Creating a path to “earned citizenship” is a bipartisan solution to the problem, said Bishop, and is an idea which has received backing from Senator John McCain and former President George Bush, Jr. After the forum, Thiele added that this policy of “earned citizenship” would make undocumented workers pay back taxes and other various fines.

There were many people in the audience, however, who criticized this plan saying deportation of all undocumented immigrants was still a viable option. Others said that while the nation waits for a full revision and update of immigration laws, the presence of illegal immigrants creates an economic strain on local residents.

One Hampton Bays resident, who is also a contractor, said he is continually outbid on projects because he uses legal labor, while, he added, other contractors employ undocumented laborers for less pay.

“A lot of people are very angry,” said Ronald Lawandowski, the director of the Patriots Border Alliance for Suffolk County.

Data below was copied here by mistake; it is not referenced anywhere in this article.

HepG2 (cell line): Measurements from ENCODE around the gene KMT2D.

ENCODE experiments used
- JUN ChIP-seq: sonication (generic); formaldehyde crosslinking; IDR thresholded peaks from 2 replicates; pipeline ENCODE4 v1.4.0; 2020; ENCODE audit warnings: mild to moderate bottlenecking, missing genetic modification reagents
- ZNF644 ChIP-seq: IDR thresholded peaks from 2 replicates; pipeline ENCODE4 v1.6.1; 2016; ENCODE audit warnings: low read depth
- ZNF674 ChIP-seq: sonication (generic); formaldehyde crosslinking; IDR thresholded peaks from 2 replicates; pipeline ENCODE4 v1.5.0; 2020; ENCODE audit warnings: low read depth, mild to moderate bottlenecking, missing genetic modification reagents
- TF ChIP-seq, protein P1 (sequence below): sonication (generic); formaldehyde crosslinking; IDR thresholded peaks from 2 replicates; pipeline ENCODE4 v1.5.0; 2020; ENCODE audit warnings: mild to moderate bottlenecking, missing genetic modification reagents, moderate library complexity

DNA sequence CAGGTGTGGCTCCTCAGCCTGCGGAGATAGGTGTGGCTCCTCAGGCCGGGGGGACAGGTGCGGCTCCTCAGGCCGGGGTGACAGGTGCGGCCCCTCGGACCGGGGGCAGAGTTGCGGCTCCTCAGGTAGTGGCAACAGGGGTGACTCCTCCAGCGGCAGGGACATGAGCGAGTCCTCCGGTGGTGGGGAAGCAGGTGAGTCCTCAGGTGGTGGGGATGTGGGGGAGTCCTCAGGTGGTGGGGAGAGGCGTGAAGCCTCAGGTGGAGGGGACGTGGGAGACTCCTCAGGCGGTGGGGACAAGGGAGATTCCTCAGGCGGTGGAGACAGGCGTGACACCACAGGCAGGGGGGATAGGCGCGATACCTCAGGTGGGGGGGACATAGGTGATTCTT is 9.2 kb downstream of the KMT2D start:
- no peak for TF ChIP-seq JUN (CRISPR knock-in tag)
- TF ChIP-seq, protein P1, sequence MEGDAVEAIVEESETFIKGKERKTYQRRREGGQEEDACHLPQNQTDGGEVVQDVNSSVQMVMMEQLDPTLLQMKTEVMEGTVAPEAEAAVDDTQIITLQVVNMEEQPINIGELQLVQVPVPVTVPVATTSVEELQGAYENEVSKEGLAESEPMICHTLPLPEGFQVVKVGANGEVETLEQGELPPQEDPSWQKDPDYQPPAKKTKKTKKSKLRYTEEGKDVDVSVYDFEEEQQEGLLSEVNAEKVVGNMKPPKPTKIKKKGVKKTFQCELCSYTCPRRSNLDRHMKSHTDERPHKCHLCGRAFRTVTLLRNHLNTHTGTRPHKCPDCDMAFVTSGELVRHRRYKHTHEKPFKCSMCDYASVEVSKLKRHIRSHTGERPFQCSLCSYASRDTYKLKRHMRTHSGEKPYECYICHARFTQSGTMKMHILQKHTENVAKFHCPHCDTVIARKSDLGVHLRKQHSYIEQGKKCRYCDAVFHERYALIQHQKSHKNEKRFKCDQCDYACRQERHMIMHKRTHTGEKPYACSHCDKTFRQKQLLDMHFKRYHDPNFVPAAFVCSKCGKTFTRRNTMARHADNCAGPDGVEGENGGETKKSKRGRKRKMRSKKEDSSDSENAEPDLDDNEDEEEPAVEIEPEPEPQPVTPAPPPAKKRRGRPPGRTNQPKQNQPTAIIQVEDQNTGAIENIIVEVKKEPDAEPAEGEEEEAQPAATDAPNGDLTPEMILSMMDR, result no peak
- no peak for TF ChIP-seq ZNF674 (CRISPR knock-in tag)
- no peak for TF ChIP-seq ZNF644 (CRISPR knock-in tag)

However, other attendees, like Sag Harbor lawyer Bridget Fleming, wished this anger was tempered with words of compassion.

“There is no doubt that there is a group of people who are very angry, but I think there is a lot of misunderstanding. [Almost] every single one of those people [in that room] comes from an immigrant family, who were faced with identical challenges when they first arrived [to this country] … The solution to deport everyone is impossible,” said Fleming.

Fleming said she attended the meeting to learn how to inspire cultural acceptance in the Sag Harbor community, in order to avoid tragic situations like the murder of Marcello Lucero, an Ecuadorian immigrant, in Patchogue this past November.

“I want to make sure that doesn’t happen in our school … Cultivating compassion is the only way we can create a safe, happy and prosperous community,” added Fleming.

Thiele reported that the forum on Friday will be one of many to come. He said the principal goal of the forums was to not only facilitate a dialogue, but to also educate the public on the key facts surrounding immigration and immigration policies.